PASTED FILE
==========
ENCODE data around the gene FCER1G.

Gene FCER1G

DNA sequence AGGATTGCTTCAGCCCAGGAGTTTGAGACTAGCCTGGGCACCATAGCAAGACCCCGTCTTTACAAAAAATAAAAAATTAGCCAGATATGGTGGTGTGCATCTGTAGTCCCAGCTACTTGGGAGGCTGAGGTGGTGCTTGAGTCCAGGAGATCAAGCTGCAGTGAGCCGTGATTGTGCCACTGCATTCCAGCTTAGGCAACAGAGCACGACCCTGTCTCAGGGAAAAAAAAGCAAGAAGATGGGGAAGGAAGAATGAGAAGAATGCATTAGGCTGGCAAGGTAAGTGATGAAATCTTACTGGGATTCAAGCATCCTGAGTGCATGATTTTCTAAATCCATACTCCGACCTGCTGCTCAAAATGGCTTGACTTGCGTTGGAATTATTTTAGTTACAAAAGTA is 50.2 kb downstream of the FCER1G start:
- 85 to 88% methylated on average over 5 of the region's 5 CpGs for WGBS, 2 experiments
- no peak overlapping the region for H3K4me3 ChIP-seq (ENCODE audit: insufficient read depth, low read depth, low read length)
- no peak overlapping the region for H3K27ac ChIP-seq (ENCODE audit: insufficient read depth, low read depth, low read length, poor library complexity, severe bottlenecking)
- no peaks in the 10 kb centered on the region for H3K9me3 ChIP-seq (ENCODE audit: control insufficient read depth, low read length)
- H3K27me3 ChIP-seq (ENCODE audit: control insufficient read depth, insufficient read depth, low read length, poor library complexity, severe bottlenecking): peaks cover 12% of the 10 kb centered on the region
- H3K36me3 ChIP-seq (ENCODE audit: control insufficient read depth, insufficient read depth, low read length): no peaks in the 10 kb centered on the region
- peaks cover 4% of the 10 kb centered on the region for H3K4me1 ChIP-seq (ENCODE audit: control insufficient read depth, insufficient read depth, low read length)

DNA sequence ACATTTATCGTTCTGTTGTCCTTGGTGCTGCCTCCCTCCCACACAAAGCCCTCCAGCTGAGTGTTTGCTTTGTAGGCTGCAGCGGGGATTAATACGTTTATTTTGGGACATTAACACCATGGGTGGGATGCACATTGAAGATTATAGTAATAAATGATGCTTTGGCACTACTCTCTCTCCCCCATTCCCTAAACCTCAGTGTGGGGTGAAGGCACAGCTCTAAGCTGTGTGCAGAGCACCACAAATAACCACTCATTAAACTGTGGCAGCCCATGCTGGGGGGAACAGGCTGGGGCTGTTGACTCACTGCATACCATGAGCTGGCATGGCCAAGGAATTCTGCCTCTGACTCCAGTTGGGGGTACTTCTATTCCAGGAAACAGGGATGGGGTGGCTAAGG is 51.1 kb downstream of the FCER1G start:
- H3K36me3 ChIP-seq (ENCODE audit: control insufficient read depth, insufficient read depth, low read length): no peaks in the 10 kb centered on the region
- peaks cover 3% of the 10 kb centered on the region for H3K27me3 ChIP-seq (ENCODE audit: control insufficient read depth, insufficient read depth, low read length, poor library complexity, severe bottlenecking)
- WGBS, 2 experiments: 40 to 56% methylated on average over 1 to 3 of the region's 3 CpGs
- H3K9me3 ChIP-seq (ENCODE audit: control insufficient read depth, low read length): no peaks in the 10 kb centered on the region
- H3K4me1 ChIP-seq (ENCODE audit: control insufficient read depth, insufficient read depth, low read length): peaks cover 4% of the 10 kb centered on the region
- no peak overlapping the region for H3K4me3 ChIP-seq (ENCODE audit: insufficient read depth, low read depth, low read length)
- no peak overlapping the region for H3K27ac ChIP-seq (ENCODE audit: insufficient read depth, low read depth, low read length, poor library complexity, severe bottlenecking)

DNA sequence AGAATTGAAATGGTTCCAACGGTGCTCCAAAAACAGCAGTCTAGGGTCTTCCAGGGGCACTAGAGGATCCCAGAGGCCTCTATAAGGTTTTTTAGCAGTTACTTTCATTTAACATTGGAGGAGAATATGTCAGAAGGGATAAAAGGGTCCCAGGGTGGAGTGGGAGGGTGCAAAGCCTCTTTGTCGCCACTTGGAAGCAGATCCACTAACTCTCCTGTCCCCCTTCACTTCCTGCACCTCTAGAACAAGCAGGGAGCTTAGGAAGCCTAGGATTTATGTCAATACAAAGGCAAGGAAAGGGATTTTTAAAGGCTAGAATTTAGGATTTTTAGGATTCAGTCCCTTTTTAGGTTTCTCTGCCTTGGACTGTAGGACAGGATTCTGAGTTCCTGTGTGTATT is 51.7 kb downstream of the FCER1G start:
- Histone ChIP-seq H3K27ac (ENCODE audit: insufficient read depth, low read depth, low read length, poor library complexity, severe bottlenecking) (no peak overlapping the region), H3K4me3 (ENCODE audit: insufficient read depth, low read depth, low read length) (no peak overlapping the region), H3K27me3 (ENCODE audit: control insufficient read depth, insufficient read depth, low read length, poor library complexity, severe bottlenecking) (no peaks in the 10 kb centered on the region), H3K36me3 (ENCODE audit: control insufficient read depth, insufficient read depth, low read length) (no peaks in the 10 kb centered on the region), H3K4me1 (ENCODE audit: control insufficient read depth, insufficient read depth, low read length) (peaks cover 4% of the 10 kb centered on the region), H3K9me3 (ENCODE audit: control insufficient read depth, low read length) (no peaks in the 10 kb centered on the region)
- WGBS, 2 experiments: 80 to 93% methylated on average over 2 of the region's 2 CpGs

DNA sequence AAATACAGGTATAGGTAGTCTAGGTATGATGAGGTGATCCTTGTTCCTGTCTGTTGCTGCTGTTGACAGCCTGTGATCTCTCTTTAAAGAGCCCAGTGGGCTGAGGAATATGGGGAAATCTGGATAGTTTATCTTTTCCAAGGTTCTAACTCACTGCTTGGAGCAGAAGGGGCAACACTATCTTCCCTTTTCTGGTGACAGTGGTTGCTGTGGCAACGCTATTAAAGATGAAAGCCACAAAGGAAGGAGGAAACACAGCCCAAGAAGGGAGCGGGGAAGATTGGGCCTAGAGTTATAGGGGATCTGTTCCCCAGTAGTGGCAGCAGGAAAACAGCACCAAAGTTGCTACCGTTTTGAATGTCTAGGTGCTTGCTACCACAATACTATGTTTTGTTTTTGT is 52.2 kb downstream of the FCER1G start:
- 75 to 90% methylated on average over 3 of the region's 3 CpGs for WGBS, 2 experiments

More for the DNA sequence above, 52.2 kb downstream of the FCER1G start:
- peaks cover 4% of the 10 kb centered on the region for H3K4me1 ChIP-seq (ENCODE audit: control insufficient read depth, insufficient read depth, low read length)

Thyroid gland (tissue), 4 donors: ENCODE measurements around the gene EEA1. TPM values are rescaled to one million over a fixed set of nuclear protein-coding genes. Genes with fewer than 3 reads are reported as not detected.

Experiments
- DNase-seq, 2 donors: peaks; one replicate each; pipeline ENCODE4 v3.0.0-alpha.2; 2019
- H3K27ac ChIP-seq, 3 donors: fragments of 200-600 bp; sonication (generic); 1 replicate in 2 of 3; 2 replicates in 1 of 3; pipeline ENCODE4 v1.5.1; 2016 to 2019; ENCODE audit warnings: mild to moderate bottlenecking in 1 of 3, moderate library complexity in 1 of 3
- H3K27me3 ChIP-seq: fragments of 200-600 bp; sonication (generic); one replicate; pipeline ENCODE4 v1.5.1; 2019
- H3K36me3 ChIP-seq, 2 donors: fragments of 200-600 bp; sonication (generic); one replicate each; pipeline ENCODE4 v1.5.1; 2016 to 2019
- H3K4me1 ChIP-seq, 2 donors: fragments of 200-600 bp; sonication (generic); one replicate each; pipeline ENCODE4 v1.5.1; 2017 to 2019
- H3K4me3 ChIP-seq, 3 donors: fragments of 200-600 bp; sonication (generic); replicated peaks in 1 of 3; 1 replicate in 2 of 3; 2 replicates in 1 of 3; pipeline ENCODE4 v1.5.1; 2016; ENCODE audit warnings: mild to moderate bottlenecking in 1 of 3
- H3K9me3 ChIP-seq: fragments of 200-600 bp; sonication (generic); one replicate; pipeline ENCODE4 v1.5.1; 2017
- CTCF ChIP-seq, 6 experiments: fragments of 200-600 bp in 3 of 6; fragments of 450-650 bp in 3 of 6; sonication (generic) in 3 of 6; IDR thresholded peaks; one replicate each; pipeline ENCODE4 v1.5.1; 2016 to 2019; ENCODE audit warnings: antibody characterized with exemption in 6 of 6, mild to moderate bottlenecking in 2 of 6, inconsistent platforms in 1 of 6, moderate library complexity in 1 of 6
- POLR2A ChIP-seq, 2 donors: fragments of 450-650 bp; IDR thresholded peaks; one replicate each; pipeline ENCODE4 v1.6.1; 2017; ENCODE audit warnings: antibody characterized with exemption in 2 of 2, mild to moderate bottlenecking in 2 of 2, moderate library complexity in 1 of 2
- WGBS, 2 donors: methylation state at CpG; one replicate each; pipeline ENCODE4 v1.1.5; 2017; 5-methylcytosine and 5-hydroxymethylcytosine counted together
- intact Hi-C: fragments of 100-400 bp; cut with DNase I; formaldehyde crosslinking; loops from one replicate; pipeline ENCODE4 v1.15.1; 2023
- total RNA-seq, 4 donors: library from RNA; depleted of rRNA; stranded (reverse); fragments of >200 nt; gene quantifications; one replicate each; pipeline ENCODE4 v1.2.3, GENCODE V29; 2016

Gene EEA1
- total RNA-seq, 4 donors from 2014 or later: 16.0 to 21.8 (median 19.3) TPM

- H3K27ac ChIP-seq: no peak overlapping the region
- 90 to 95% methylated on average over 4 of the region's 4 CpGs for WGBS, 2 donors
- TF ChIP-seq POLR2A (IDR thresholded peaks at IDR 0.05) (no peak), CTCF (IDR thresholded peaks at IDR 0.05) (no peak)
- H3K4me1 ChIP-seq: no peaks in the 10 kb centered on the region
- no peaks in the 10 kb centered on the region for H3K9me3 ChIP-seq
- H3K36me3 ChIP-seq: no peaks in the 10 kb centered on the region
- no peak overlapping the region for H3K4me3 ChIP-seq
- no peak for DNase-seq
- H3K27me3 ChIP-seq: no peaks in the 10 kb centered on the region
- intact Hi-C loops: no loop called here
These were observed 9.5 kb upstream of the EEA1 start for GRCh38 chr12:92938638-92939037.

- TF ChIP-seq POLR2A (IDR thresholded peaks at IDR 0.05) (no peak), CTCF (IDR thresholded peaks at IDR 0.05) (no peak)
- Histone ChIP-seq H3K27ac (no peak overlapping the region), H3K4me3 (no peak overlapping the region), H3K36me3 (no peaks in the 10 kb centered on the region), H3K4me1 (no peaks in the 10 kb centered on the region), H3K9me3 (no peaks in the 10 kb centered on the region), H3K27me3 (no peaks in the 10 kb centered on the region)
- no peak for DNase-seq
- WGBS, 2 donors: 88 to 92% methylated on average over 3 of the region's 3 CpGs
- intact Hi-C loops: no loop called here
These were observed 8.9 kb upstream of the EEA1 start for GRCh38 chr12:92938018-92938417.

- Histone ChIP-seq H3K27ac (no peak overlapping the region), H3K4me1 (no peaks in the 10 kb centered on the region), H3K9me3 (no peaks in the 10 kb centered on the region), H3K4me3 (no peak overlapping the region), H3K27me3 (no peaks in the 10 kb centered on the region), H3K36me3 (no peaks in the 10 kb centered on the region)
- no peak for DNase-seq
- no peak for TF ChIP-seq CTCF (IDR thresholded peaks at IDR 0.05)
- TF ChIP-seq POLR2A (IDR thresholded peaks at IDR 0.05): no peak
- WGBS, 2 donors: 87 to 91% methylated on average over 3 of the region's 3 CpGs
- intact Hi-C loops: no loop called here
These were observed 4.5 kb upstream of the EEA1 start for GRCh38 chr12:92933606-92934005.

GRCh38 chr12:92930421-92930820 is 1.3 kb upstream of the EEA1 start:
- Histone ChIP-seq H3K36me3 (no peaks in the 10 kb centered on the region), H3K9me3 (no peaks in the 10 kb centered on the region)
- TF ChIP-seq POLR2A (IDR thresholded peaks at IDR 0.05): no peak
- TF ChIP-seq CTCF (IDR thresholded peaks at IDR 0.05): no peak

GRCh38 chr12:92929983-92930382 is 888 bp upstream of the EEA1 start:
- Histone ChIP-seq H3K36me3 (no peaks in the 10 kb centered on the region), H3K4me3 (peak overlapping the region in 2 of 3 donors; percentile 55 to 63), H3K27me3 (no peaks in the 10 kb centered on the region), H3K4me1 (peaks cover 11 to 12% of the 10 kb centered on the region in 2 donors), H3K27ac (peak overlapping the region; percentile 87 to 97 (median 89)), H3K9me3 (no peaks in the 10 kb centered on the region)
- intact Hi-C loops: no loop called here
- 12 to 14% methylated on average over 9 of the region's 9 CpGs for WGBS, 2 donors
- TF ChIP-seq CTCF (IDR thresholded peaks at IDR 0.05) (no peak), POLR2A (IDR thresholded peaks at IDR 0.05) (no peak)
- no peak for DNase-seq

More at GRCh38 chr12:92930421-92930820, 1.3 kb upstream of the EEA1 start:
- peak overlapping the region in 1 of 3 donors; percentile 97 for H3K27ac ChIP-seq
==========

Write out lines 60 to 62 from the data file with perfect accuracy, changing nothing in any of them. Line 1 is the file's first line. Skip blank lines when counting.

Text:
- no peak for DNase-seq
- no peak for TF ChIP-seq CTCF (IDR thresholded peaks at IDR 0.05)
- TF ChIP-seq POLR2A (IDR thresholded peaks at IDR 0.05): no peak